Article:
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Bonanza for around 30 mn industrial workers

By Somesh Jha
March 11, 2020 15:08 IST
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The Seventh Pay Commission had decided to choose the CPI-IW as the index for adjusting inflation for central government employees.

Salary

Illustration: Dominic Xavier/Rediff.com

Salaries of around 30 million industrial workers are set to rise as a government-led committee has approved a new base year for the consumer price index (CPI) for such workforce.

The move will also benefit around 4.8 million central government employees, whose dearness allowance (DA) - a component of salary which undergoes revision to keep pace with the inflation rate in the economy - is linked to this inflation index.

 

A standing tripartite committee, led by Principal Labour and Employment Advisor B N Nanda, met on February 27 and gave the nod to the new series of the CPI for Industrial Workers (CPI-IW), keeping 2016 as the base year.

“The move will benefit 30 million organised industrial workers of the country, and central government and state government employees, along with public sector unit workers, since the DA is based on the CPI-IW.

"The DA will undergo a drastic change after the government’s approval,” Nanda, who superannuated on February 28, told Business Standard.

The DA of the central government and private sector employees is updated to adjust for inflation every six months.

The Seventh Pay Commission had decided to choose the CPI-IW as the index for adjusting inflation for central government employees.

Even trade unions in the private sector use the CPI-IW to negotiate for the minimum wage of workers.

The CPI-IW hasn’t undergone revision since 2001 - an exercise which should usually take place every five years.

The old base for the CPI has become outdated as the consumption patterns of households have changed drastically in the past two decades.

The prices of the basket of certain goods and services are tracked for mapping inflation.

The CPI-IW with the base year 2016 will give more weight to non-food items than the food ones compared to the 2001 index, according to a copy of the presentation given to the committee, which met on February 27.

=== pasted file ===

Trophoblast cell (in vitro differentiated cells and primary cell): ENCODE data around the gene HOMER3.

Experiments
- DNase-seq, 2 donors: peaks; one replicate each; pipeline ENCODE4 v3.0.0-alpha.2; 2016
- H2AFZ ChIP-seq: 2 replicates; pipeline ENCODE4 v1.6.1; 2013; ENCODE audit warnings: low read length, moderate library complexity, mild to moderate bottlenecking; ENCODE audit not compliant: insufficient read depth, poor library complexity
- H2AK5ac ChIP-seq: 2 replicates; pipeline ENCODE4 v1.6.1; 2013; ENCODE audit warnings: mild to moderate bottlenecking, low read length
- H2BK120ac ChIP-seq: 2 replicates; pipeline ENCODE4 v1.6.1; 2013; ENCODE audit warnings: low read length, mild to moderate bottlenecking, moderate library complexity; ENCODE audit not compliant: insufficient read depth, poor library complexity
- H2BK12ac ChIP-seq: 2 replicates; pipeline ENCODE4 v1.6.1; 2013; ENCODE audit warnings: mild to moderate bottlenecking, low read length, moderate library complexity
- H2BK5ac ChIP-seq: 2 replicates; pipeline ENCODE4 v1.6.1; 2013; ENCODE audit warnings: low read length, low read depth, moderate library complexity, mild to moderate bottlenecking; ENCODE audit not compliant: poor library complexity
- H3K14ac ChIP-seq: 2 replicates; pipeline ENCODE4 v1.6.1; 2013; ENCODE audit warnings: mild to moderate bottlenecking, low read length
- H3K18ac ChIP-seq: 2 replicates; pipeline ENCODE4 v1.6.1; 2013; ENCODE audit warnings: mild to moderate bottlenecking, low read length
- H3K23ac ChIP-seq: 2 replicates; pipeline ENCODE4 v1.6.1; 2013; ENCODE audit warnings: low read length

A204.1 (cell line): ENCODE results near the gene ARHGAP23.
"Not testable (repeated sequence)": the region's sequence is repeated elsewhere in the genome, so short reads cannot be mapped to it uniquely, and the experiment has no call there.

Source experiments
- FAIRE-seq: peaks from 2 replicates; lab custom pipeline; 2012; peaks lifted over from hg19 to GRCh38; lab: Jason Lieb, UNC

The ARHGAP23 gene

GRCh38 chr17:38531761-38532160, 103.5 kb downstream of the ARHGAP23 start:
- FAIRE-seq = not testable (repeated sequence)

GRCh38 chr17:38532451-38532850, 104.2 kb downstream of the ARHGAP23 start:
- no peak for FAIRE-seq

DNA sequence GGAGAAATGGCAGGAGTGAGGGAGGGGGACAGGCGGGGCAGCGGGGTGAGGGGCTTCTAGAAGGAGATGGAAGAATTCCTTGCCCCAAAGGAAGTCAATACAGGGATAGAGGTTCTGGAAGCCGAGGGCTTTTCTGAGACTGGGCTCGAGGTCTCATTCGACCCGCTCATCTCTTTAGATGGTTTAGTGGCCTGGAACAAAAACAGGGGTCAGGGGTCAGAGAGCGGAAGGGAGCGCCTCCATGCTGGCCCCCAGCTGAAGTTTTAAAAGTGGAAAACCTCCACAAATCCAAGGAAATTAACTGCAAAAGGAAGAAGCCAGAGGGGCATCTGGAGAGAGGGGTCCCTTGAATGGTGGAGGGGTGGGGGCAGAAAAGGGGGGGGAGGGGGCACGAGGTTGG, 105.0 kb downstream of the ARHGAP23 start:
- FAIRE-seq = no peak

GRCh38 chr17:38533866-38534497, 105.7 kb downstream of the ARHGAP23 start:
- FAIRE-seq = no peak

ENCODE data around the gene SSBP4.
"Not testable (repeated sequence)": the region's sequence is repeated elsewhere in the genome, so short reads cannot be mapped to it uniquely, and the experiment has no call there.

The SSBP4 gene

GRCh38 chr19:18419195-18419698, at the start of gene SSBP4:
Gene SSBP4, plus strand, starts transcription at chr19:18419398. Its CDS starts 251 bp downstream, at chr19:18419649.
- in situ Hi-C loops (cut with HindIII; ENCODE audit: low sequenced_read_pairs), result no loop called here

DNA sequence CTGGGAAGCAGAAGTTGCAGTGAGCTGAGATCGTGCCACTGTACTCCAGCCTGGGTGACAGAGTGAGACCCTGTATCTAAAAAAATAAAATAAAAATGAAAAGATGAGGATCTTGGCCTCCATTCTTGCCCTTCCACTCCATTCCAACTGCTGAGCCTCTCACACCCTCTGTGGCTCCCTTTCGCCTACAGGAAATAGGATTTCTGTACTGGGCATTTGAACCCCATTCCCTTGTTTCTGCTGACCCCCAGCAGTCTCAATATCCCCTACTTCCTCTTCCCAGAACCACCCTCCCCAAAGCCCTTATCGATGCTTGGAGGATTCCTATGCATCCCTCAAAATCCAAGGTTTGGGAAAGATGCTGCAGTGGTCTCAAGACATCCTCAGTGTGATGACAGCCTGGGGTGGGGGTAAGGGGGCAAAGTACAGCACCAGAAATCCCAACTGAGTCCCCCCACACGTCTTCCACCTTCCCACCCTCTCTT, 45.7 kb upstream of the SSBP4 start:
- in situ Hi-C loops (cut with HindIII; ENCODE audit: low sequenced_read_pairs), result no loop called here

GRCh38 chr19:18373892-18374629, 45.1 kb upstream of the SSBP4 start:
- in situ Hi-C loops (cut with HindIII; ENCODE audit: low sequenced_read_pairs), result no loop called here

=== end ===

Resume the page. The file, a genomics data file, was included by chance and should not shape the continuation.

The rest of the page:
To develop the new index, the National Statistical Office conducted a survey of over 48,000 working families, tracking their consumption patterns, during January-December 2016.

The new series will cover 28 states and Union Territories against 24 and cover 317 markets compared to 289 used for the 2001 index.

The weight for food and beverages components will decline from 46 per cent to 39 per cent in the new series.

On the other hand, the weight for non-food items such as education, health, entertainment and recreation, household goods and services, transport and communication is set to jump from 23 per cent in 2001 to 30 per cent in 2016.

“The consumption pattern of families belonging to the working class is in consonance with other indicators which show that there is a shift in expenditure on non-food items from food items.

"The new index will be updated and keep this factor in mind,” a person who is aware of the deliberations said, requesting anonymity.

As prices of non-food items rise at  higher rate than food items, the DA component of salaries of industrial workers and others would see higher hike if  new CPI-IW is taken into account than the existing one.

After the committee’s approval last week, a national tripartite committee led by Labour and Employment Minister Santosh Kumar Gangwar will meet to approve the new CPI-IW index.

This will be followed up by an approval from the Union Cabinet.

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Somesh Jha in New Delhi
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